I came across this TEDx talk about men needing to step up and be the leaders who are talking about violence against women and girls and even other men and young boys. The line about someone not requiring sensitivity training, rather leadership training really resonated with me. i think it is in the 15 minute mark of the talk.
Men who have power and stature need to lead on this issue because there is a whole next generation of young boys who need to see that defending women and their rights is noble and correct and indeed, required to change the paradigm around violence and abuse to those less powerful.
I recommend this talk and you can see it here: https://www.upworthy.com/a-ted-talk-that-might-turn-every-man-who-watches-it-into-a-feminist-its-pretty-fantastic-7?g=3
Human resources software -- the tools that help companies to manage the admin of their workforces -- is a big business. Workday, PeopleSoft (Oracle), ADP and SuccessFactors (SAP) are all worth billions. Even though Workday is nowhere near turning a profit -- the company lost $24.5 million on $91 million in revenue this quarter -- the company's rich $11.4 billion valuation, shows investors are fans of the category.
If you're new here, you should probably read my biography just to give you a better sense of who I am. In short: I do a lot of stuff. I'm curious. I love learning. I take risks. I speak my mind. I dare.
The risks I take are reinforced by a belief that I owe it to myself to at least try.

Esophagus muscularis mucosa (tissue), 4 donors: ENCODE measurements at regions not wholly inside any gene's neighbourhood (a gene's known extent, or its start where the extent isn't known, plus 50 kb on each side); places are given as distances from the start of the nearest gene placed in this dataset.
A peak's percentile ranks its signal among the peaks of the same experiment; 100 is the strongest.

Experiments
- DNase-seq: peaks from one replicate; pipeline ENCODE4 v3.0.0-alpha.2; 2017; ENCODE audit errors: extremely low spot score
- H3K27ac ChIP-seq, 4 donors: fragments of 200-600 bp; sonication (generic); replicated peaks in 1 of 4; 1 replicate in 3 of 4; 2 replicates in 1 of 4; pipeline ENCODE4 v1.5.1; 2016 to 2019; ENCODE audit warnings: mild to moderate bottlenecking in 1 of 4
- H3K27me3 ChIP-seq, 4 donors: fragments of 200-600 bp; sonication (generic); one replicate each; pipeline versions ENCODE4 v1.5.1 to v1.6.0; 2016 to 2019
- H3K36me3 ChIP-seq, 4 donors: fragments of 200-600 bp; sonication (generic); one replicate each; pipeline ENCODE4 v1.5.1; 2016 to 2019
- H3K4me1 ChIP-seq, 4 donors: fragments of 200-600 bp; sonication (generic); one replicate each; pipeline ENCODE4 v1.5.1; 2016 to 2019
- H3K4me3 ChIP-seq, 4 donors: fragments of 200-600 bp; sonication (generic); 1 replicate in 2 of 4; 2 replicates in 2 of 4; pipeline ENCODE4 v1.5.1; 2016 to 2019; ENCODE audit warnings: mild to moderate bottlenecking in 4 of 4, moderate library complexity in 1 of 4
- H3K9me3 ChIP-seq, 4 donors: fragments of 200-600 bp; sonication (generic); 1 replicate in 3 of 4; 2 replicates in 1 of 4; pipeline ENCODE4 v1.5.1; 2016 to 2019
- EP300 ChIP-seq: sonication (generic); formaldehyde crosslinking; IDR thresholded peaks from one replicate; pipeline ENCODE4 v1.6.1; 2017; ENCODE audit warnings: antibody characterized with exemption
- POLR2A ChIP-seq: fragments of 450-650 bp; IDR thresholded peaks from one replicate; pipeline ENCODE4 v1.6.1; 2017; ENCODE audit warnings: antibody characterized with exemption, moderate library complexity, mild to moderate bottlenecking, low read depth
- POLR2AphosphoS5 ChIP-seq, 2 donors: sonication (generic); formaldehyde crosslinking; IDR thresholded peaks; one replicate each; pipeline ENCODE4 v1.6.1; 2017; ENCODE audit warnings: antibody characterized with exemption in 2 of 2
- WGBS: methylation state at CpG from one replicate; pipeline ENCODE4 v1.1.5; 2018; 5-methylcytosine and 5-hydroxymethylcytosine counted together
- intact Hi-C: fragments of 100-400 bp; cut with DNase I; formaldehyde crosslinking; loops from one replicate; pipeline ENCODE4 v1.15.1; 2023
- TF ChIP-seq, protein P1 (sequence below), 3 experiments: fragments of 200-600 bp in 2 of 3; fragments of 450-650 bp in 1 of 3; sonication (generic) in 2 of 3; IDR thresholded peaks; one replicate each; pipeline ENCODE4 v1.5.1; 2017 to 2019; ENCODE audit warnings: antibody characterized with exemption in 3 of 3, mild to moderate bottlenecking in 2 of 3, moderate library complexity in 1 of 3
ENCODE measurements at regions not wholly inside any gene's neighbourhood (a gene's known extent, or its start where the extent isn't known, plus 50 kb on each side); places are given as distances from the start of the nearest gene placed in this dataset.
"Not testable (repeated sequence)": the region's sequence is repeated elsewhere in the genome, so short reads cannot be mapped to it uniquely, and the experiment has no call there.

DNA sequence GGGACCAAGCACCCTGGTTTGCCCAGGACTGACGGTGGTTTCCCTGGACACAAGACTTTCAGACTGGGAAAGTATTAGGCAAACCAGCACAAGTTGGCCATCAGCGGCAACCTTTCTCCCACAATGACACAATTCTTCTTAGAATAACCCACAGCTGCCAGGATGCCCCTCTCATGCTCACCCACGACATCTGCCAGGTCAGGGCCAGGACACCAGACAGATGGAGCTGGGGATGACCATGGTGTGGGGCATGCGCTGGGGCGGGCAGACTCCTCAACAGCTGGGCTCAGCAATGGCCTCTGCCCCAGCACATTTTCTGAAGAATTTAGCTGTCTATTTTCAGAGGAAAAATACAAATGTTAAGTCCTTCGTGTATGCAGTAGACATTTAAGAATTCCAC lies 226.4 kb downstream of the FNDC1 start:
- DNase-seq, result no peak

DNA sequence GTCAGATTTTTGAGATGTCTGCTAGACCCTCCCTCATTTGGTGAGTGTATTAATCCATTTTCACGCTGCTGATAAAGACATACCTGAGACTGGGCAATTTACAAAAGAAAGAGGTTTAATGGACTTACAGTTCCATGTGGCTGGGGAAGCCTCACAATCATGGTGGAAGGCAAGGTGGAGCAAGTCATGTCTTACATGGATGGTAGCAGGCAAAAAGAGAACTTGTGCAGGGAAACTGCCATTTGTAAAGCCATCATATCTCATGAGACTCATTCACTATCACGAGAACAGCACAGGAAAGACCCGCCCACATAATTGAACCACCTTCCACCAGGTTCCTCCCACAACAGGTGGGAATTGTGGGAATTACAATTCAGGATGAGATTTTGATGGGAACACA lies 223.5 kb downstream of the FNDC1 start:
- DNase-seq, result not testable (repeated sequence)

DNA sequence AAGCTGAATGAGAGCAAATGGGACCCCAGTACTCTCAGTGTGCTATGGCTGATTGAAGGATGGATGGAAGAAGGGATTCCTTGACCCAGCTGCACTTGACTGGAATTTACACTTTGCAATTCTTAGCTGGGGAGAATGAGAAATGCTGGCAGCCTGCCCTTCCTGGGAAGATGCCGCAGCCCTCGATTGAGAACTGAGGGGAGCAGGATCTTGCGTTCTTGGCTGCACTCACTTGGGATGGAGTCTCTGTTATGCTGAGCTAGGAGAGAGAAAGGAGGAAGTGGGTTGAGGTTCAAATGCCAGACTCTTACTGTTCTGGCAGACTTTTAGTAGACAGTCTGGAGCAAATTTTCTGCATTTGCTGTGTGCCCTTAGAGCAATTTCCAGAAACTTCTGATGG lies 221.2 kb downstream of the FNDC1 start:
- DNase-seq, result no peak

Most entrepreneurs view board meetings as somewhere between a total waste of time and mildly annoying. Outside board members are often similarly frustrated that they are unable to get the information and analysis they desire from these meetings. This shouldn’t be the case. Board meetings should be valuable for both management and outside board members. How can you make that happen?
I moved to San Francisco 9 months ago from the East Coast bastion of Boston. Despite having experience living in a major US city, I found quite a few surprises coming here. Some have been great, while others not so much.
If you're planning the move here, I hope this will help you know better what to expect. And if you already live in SF, this should give you a laugh or two and hopefully inspire you to leave a comment with anything I missed.
I cannot take credit for the genesis of this thought (ht Doug Evans). However, it’s worth talking about. When it comes to business goals, why would the United States possibly want to emulate China and not Germany? Do you want millions of poverty like wages for your population? Or, would you like very high paying jobs for millions of people based on high skilled labor that is adapting to the manufacturing realities in this decade? Similarly, who in their right mind wants to be in Beijing right now? Certainly the government cannot expect its people to endure this kind of suffocating air quality, no matter what they say about the business outlook.
Repeat patterns of success. Discard those ideas that have proven to be unsuccessful and you will be able to focus on the truly innovative ideas that can get millions of people in the USA with good wages and a good environment.
The WordPress.com stats helper monkeys prepared a 2012 annual report for this blog.
Here’s an excerpt:
600 people reached the top of Mt. Everest in 2012. This blog got about 2,200 views in 2012. If every person who reached the top of Mt. Everest viewed this blog, it would have taken 4 years to get that many views.